This has directly and indirectly robbed us of our dignity and of our common humanity.  So many of us have become used to living in these little spaces.  The few among us, who showed their rejection of the existing walls of their particular rooms, are reminded again and again that those rooms are the only spaces within which they can move and that those walls are the only limits they can reach.

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By Thiik Mou Giir, Melbourne, Australia       

Thiik Giir.jpg

Thiik Mou Giir 

 

August 3, 2017 (SSB) — I have been told, again and again, that all South Sudanese, wherever they are, will continue to be divided along their tribal lines and their political entities as long as those who caused these divisions are still in power in Juba.  They have also pointed out to me that the only way for my vision to be realized and to be accepted is when those in power are removed.

“Tackle the problem from its roots,” they said.  The implication of this statement is that those in power in Juba are the ones who are guilty of causing the communal fragmentations everywhere.  I do not quite agree with this allegation.  The root cause of the problem, the problem that has divided our communities, stem from the hidden and open activities of all parties who are involved in the armed conflict.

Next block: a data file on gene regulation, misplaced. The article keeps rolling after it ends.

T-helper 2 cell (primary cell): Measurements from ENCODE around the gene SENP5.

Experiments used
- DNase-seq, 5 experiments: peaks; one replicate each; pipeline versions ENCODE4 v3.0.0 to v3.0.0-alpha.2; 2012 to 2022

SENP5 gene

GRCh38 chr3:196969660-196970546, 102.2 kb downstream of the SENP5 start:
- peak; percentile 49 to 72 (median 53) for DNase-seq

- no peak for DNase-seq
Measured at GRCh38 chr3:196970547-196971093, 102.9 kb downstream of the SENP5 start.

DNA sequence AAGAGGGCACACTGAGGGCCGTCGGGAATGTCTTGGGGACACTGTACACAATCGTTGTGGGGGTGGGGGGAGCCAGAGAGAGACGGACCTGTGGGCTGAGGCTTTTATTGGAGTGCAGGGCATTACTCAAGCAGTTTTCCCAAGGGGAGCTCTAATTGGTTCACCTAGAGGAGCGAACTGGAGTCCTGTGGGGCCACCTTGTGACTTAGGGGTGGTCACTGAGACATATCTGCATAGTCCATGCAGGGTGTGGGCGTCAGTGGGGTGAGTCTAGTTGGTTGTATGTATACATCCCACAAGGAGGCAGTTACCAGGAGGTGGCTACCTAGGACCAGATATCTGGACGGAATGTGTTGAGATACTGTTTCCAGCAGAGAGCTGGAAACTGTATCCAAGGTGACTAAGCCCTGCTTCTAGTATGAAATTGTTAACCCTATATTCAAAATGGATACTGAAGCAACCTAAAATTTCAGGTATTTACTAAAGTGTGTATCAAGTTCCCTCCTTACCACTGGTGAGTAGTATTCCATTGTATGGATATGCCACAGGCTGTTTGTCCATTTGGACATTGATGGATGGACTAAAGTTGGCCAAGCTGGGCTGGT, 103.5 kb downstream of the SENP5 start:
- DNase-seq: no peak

No single group of people, who have taken up arms and fought this far, could have possibly maintained their innocence.  All armed forces to the conflict, the government and the armed opposition forces, and those who support them, whether they accept or deny the blame, have wrecked South Sudan and the communities within South Sudan and in Diaspora.

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By Thiik Mou Giir, Melbourne, Australia        

July 15, 2017 (SSB) — The saying of a Chinese philosopher goes like this: “A journey of a thousand miles…” Just minutes before a community forum, attended by Mr. Ateny Wek Ateny, the Press Secretary of South Sudanese government, in Melbourne, yesterday, I told members of Jieng Union that members of South Sudanese community, as a whole, are not ready, without a well-defined program, to come together and dialogue among themselves.

The incident that had occurred, minutes later, during the forum proceeding, confirmed my point.  After Mr Ateny ended his talk that had focussed on the political situation in South Sudan, Mr. Aleir Ateny Lueth, representing SPLM-IO, was among the few who were given a chance to ask a question or two.

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This is a speech I delivered during an event that took place on 10/6/2017, in Melbourne, Australia

By Thiik Mou Giir, Melbourne, Australia

May 16th: Celebrating the Founding of the SPLM/SPLA

June 15, 2017 (SSB) — The saying of a Chinese philosopher goes like this: “A journey of a thousand miles begins with a single step”. The step of the liberation journey that eventually led to the independence of South Sudan was marked when Late Major Kerubino Kwanyin Bol who commanded Battalion 105 launched an assault on Government troops in Bor in 16th May 1983.

That Civil war ended on 9th January 2005.  The time span of 1983 up to 2005 was a long time.  That war caused the death of two million people.  That was a high price to pay in exchange for your freedom and my freedom.  That was a high price to pay for the freedom of our children and our children’s children.